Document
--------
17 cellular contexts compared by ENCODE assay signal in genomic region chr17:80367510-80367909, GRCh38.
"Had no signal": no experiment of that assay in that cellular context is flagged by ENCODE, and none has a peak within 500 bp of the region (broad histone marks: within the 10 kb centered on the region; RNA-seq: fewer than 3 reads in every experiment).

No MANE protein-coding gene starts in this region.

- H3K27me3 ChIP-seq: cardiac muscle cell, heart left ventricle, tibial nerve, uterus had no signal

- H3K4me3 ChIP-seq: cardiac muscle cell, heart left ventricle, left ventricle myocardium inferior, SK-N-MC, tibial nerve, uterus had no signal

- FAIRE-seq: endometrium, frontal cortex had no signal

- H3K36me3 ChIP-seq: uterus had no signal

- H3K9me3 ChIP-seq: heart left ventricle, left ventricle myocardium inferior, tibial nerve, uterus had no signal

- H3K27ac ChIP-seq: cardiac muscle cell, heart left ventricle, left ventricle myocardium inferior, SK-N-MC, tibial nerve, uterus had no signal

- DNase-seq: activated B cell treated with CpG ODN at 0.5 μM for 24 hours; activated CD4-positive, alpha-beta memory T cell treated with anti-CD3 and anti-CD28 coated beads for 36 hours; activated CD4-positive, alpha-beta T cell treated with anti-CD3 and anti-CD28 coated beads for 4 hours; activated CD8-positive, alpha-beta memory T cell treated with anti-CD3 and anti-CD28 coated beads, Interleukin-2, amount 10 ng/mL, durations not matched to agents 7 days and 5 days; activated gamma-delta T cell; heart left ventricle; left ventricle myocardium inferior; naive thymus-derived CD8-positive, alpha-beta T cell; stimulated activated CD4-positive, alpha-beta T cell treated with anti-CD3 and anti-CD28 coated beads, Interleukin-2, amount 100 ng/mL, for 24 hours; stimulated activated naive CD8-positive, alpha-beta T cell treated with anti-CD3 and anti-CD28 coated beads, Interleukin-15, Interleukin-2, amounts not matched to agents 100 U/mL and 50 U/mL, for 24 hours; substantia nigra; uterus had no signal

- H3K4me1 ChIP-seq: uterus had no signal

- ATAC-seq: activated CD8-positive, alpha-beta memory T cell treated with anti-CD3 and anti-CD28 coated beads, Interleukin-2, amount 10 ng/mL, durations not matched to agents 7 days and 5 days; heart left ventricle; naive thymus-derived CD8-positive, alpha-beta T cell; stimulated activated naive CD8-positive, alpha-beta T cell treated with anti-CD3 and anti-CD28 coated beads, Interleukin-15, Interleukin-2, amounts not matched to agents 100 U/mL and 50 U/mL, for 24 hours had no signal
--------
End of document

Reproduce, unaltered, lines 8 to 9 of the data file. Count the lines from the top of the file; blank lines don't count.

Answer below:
- H3K9me3 ChIP-seq: heart left ventricle, left ventricle myocardium inferior, tibial nerve, uterus had no signal

- H3K27ac ChIP-seq: cardiac muscle cell, heart left ventricle, left ventricle myocardium inferior, SK-N-MC, tibial nerve, uterus had no signal